On August 26, 1929, however, McMillan hit the ball thought to have been the shortest home run ever hit in big-league history. It went about 100 feet. The Cubs were home at Wrigley Field, hosting the Cincinnati Reds. Chicago had been on the short end of a 5-2 score heading into the bottom of the eighth. By the time McMillan came up to bat, the score was tied and the bases were loaded with two outs. “I hit a ball that bounded over third base,” he told The Sporting News years later. It bounced foul and into the Cubs’ bullpen and slipped up inside the discarded jacket of relief pitcher Ken Penner, which had been lying on the ground “about ten feet behind the base. As it turned out, the ball went up the sleeve of the jacket and while the Reds’ left fielder, third baseman, and shortstop were all looking for the ball, we all raced home.”6 Penner appeared in only nine major-league games, four in 1916 and five in 1929, but his jacket helped win this game for the Cubs, 9-5, on McMillan’s 100-foot grand slam. The Associated Press may not have seen it, either, dubbing it a “freak home run which took a bounce into the stands.”7 McMillan may have exaggerated the distance; the Chicago Tribune’s veteran sportswriter Irving Vaughn said that Penner’s jacket was about 60 feet past third base – which would still make it a 150-foot home run. Vaughn explained that the Reds fielders never did find the ball, even though one of them picked up and shook Penner’s jacket while in the hunt, thus excusing a perhaps-hastened AP dispatch. It was only after the game when Penner put on his jacket that he found the ball lodged inside his sleeve.8
On December 5 Cubs president Bill Veeck traded McMillan to Double-A Kansas City for a right-handed pitcher, Lynn Nelson (who was something of a phenom), a player to be named later, and a “bundle of cash.”9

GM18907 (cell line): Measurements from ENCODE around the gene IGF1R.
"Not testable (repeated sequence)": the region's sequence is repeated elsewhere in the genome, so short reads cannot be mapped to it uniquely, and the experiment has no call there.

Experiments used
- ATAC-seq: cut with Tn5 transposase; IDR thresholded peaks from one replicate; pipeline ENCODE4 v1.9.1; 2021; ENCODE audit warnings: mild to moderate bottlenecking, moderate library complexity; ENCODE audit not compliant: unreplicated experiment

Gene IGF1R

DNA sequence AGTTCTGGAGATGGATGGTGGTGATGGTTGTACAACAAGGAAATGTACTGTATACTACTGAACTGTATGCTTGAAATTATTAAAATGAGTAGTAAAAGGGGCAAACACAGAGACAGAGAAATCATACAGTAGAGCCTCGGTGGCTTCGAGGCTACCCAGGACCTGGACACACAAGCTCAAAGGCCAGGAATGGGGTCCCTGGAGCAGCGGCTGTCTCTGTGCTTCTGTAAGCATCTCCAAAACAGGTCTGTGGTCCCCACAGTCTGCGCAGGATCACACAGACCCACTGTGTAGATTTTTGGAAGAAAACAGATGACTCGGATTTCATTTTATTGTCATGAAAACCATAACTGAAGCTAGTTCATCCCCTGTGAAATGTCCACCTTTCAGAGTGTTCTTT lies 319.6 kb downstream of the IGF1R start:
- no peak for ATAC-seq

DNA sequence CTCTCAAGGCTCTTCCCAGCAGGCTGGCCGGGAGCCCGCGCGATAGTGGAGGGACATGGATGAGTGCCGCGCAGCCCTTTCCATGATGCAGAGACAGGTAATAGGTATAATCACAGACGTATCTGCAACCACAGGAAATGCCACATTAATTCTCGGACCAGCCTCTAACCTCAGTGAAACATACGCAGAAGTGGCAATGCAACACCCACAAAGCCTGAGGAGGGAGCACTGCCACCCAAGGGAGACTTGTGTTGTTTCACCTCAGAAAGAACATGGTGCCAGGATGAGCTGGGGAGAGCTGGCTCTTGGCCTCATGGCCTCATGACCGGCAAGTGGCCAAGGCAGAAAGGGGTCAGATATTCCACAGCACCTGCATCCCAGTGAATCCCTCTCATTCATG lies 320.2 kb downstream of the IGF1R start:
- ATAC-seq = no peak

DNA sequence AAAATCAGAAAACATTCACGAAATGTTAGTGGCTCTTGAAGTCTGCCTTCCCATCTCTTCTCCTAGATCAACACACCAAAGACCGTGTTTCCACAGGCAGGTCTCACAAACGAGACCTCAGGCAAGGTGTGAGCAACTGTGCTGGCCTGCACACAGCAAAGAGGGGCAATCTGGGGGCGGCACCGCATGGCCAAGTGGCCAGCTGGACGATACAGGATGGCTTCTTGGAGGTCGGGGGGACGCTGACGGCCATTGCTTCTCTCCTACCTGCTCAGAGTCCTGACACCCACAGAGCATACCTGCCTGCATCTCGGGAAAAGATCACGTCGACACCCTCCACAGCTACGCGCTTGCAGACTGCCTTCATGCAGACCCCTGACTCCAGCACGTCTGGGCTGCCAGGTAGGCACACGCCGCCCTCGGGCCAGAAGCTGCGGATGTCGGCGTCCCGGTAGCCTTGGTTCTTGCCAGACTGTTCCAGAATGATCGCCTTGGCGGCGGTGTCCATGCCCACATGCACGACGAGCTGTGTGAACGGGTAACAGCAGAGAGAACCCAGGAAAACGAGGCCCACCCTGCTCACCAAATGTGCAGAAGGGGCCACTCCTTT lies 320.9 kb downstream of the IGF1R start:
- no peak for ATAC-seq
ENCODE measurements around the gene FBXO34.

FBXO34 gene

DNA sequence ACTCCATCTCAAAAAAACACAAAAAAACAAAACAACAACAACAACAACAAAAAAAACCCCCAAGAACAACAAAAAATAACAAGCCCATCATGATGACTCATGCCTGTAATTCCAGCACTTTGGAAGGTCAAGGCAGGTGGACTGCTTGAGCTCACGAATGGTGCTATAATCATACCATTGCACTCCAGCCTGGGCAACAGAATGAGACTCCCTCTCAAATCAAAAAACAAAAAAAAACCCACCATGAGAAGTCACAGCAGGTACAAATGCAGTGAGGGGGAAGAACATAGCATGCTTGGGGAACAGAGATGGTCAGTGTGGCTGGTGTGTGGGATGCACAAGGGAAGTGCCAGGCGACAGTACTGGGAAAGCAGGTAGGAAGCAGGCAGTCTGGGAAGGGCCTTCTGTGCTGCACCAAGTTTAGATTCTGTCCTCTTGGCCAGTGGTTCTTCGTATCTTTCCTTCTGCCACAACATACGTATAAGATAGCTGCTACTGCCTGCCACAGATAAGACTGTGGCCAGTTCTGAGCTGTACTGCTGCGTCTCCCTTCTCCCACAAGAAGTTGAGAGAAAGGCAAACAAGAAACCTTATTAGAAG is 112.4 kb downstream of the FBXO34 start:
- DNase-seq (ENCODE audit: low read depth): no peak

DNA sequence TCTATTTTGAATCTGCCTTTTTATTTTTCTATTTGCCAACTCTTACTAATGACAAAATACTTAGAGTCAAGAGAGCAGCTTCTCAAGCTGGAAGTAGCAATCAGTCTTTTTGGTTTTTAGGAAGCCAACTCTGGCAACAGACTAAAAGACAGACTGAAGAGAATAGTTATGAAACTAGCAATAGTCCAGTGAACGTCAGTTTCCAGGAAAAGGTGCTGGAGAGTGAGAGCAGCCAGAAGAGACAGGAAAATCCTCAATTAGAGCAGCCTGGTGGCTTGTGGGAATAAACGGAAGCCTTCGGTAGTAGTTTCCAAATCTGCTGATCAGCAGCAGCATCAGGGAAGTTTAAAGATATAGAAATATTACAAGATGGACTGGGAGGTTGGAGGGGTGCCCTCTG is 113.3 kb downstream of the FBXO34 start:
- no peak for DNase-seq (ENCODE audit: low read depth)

McMillan hit .326 playing second base for the Kansas City Blues in 1930. When shifted to third in 1931, he didn’t fare well in the field (an .871 percentage) – though he excelled at the plate, batting .354. After 30 games he was traded to Chattanooga and appeared in 27 games there, hitting .271. In January 1932 Reading obtained McMillan from Chattanooga and he played in his last 38 games of Organized Baseball, hitting .315 (often pinch-hitting) and back at his more comfortable position at second base for the 20 games he played on defense.
After baseball McMillan returned home to his beloved bird dogs in South Carolina and married Sara Lucretia Varn in April 1932. He prospered as a pharmacist during the Depression, noted in 1935 as owning a chain of drugstores in South Carolina.10 He also became a cotton and tobacco farmer. He maintained an interest in baseball and coached American Legion ball for many years, one of his teams winning the South Carolina state championship. He said he’d always taught his teams to play for one run at a time, the way he had when he’d been a ballplayer.11
Norman McMillan died of emphysema in Marion, South Carolina, on September 28, 1969.
This biography appears in “Winning on the North Side: The 1929 Chicago Cubs” (SABR, 2015), edited by Gregory H. Wolf.
In addition to the sources noted in this biography, the author also accessed McMillan’s player file from the National Baseball Hall of Fame, the Encyclopedia of Minor League Baseball, Retrosheet.org, and Baseball-Reference.com.
1 Chicago Tribune, September 21, 1929.
2 This work earned him this headline for his obituary in the September 30, 1969, Boston Record American: “McMillan, Pinch Runner For Babe Ruth, Dies, 73.”
3 New York Times, December 22, 1922, and Boston Globe, January 31, 1923.
4 The Sporting News, December 1, 1927.
5 The Sporting News, December 8, 1927.
6 The Sporting News, October 11, 1969.
7 See, for instance, the New York Times of August 27, 1929.
8 Chicago Tribune, July 3, 1931.
9 Chicago Tribune, December 6, 1929.
10 Hartford Courant, April 28, 1935.
11 The Sporting News, October 11, 1969.